Discovering Services

Learn about service discovery, how it is made and its different roles, and about different data distributed stores.

What is service discovery?

There are two cases where service discovery is important. First, our organization may have too many services for DNS management to be practical. Second, we may be in a highly dynamic environment. Container-based environments usually hit both of these criteria, but that’s not the only case.

Parts of service discovery

Service discovery really has two parts. First, it’s a way that instances of a service can announce themselves to begin receiving a load. This replaces statically configured load balancer pools with dynamic pools. Any kind of load balancer, whether done with hardware or software, can do this. It doesn’t require a special “cloud aware” load balancer.

The second part is lookup. A caller needs to know at least one IP address to contact for a particular service. The lookup process can appear to be a simple DNS resolution for the caller, even if some super-dynamic service-aware server is supplying the DNS service. Service discovery is itself another service. It can fail or get overloaded. It’s a good idea for clients to cache results for a short time.

Building service discovery

It’s best not to roll our own service discovery. Like connection pools and crypto libraries, there’s a world of difference between writing one that works and writing one that always works.

We can build a service discovery mechanism on top of a distributed data store such as Apache ZooKeeper or etcd. 8^{8},^{,} 9^{9} In these cases, we’ll wrap the low-level access with a library to make it both easier and more reliable to use these databases. Just as an example, in the terminology of the CAP theorem 10^{10}, ZooKeeper is a CP system. That means when there’s a network partition (and there will be a network partition), some nodes won’t answer queries or accept writes. Since clients need to be available, they must have a fallback to use other nodes or previously cached results. It’s not reasonable to expect every client to implement this behavior. Pinterest published a good experience report about using ZooKeeper for service discovery 11^{11}.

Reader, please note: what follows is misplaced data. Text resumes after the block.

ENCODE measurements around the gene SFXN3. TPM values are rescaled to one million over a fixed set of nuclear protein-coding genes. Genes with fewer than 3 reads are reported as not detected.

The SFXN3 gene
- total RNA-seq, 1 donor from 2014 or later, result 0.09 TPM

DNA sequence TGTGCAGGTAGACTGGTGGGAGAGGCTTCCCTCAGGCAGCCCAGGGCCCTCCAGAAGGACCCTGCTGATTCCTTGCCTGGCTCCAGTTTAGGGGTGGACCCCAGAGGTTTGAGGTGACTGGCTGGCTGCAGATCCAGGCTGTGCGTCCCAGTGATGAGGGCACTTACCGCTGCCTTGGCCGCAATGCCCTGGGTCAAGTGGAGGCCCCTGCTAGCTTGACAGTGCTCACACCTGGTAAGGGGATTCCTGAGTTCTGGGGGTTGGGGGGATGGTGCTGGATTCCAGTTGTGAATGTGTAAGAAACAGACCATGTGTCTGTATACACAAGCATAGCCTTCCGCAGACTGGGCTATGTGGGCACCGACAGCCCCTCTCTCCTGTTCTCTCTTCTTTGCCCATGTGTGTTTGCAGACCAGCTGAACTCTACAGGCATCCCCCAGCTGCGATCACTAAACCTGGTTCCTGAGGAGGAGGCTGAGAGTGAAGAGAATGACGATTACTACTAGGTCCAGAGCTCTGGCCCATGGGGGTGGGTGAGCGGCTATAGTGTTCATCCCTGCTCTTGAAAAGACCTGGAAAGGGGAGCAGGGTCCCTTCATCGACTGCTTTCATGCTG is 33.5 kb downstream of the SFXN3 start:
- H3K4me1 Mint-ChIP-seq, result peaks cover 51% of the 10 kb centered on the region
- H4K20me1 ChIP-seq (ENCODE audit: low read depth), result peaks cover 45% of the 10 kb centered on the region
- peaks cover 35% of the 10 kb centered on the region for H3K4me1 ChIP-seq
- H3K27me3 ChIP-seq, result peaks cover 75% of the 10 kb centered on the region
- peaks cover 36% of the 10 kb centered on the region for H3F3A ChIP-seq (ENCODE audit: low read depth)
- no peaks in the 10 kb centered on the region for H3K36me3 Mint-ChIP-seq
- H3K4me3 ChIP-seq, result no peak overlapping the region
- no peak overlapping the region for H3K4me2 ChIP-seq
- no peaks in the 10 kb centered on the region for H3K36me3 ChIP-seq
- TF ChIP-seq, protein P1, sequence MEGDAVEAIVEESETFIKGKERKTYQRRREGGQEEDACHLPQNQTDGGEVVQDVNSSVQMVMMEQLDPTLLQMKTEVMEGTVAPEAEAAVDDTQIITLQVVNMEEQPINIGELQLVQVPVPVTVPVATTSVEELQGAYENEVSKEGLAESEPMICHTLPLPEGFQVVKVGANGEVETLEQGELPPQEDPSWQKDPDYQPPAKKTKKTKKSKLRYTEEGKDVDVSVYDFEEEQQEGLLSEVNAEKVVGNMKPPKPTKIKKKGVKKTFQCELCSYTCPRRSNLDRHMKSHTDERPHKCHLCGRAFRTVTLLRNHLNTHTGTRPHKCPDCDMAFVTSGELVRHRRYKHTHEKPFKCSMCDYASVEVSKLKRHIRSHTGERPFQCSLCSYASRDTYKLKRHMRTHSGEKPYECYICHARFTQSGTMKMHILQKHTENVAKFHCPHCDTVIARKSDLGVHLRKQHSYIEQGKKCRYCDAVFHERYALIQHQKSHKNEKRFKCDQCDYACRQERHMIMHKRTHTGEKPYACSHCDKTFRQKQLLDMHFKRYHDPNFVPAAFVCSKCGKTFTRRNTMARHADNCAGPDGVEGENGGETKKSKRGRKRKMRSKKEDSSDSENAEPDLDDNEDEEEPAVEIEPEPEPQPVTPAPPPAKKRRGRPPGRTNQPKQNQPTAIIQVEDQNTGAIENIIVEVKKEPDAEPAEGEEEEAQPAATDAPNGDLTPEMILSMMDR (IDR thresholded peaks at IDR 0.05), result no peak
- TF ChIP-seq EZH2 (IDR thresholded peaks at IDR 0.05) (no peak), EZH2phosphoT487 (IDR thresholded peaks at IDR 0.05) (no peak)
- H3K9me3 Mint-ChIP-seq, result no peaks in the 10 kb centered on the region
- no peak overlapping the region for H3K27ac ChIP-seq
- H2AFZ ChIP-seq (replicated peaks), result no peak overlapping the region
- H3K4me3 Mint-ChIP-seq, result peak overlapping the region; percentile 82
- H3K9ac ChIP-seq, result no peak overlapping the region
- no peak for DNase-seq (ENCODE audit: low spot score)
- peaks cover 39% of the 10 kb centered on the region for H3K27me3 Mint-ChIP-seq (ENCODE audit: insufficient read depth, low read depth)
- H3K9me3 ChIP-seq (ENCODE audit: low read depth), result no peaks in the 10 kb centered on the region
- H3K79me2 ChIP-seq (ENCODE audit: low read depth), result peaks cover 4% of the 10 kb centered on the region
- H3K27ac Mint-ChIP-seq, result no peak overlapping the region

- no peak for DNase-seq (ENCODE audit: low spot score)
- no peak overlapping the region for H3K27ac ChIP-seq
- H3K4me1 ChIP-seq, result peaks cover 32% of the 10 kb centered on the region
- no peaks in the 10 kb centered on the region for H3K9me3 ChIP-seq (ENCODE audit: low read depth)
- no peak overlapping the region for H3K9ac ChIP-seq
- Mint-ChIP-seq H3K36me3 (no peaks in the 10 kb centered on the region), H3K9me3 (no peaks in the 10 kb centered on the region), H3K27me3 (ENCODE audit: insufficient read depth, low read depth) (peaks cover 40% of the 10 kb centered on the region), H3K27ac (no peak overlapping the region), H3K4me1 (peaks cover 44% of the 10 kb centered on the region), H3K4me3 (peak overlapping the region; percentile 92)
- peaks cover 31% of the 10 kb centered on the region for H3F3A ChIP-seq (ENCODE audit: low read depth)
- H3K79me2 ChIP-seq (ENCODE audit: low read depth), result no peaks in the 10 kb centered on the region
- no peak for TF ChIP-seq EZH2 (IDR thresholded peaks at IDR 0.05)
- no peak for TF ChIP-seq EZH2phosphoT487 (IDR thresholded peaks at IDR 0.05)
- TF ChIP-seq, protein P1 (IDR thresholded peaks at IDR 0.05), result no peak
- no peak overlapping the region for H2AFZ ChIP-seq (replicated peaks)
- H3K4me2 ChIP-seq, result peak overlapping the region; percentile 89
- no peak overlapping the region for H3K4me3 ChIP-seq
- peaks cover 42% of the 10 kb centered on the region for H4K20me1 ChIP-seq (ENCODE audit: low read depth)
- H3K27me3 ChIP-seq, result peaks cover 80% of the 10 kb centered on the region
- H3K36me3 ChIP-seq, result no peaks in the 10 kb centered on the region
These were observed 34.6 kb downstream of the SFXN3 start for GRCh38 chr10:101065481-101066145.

HashiCorp’s Consul resembles ZooKeeper in that it operates as a distributed database 12^{12}. However, Consul’s architecture places it in the “AP” arena, so it prefers to remain available and risk stale information when a partition occurs. In addition to service discovery, it also handles health checks.

Some other service discovery tools integrate directly with the control plane of PaaS platforms. For example, when Docker Swarm starts containers to run service instances, it automatically registers them with the swarm’s dynamic DNS and load-balancing mechanism.

This is a rapidly evolving space. As we can see, these tools have different considerations for each. They cover different scope and are subject to divergent behavior in failure cases. In fact, each one could occupy its own chapter, complete with cautions about sharp edges and detailed discussion about the boundary between the tools’ features and your applications’ responsibilities. Such chapters would probably be outdated by the time this course reaches print, or even epub, for that matter. There’s no plug-and-play replaceability. Choosing one is not a simple matter, and replacing one will have wide-reaching consequences. The only real answer here is to do homework and commit to solving implementation challenges with whichever tool you choose.

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